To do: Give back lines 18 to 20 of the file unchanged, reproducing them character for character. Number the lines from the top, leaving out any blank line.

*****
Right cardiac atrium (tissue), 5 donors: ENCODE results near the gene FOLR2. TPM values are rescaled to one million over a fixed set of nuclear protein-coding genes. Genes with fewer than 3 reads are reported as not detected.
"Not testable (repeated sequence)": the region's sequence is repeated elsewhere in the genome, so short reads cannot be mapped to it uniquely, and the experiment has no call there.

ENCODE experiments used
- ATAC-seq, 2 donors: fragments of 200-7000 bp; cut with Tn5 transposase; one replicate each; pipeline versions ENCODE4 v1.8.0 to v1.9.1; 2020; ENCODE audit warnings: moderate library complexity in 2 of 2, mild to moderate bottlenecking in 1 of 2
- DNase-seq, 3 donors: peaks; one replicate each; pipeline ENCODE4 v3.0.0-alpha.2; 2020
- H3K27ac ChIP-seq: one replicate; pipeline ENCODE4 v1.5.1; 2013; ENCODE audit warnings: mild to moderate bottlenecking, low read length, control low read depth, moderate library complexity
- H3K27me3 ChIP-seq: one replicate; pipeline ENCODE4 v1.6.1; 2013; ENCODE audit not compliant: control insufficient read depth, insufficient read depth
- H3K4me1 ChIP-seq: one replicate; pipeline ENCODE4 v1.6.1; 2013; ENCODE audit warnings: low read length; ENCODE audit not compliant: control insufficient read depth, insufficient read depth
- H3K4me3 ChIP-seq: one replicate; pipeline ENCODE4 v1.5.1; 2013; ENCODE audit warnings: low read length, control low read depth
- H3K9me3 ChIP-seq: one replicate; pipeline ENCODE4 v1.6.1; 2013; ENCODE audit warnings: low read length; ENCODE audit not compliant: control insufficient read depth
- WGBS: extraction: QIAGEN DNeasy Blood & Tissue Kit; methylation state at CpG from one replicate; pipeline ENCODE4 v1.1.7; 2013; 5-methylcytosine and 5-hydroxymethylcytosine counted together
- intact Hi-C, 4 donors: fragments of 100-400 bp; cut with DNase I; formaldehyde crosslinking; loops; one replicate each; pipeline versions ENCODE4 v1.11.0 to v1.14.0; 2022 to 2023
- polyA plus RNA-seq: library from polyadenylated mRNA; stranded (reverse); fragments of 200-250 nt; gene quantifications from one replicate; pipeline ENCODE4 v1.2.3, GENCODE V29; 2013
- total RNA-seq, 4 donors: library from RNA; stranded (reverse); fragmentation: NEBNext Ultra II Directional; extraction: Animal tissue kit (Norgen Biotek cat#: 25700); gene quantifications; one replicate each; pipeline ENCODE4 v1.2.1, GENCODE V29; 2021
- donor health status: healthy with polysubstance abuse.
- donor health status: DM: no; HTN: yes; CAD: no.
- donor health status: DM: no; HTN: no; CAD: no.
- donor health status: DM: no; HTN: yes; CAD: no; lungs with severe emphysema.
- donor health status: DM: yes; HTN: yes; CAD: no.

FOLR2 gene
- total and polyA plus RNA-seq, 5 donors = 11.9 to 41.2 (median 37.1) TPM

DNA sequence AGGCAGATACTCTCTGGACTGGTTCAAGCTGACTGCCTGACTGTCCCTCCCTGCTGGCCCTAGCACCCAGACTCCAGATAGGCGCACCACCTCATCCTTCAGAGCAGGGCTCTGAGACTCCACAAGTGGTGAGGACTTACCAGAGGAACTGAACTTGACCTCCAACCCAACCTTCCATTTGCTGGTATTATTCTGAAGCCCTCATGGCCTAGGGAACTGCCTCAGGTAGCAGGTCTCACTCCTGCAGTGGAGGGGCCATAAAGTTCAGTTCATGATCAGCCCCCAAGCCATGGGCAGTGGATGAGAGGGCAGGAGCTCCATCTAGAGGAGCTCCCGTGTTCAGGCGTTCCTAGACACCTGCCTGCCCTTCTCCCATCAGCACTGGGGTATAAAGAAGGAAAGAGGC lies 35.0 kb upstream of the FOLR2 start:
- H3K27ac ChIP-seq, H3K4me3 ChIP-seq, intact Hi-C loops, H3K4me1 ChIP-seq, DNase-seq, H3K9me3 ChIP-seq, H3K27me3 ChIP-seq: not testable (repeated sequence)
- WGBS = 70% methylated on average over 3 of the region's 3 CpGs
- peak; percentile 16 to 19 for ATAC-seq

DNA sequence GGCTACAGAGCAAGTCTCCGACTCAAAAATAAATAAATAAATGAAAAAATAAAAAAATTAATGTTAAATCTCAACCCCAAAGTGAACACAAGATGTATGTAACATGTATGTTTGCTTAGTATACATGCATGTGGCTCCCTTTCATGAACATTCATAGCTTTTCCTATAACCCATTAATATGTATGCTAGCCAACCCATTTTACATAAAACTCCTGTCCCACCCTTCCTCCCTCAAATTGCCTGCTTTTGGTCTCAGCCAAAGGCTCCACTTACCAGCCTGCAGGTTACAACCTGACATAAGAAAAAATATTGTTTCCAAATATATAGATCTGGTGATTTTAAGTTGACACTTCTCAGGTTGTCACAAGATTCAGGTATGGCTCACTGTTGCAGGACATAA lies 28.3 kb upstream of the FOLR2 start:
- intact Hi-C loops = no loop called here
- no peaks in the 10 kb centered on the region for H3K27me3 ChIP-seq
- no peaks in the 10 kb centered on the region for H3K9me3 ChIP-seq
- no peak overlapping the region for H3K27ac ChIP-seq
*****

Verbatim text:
- donor health status: DM: no; HTN: yes; CAD: no; lungs with severe emphysema.
- donor health status: DM: yes; HTN: yes; CAD: no.

FOLR2 gene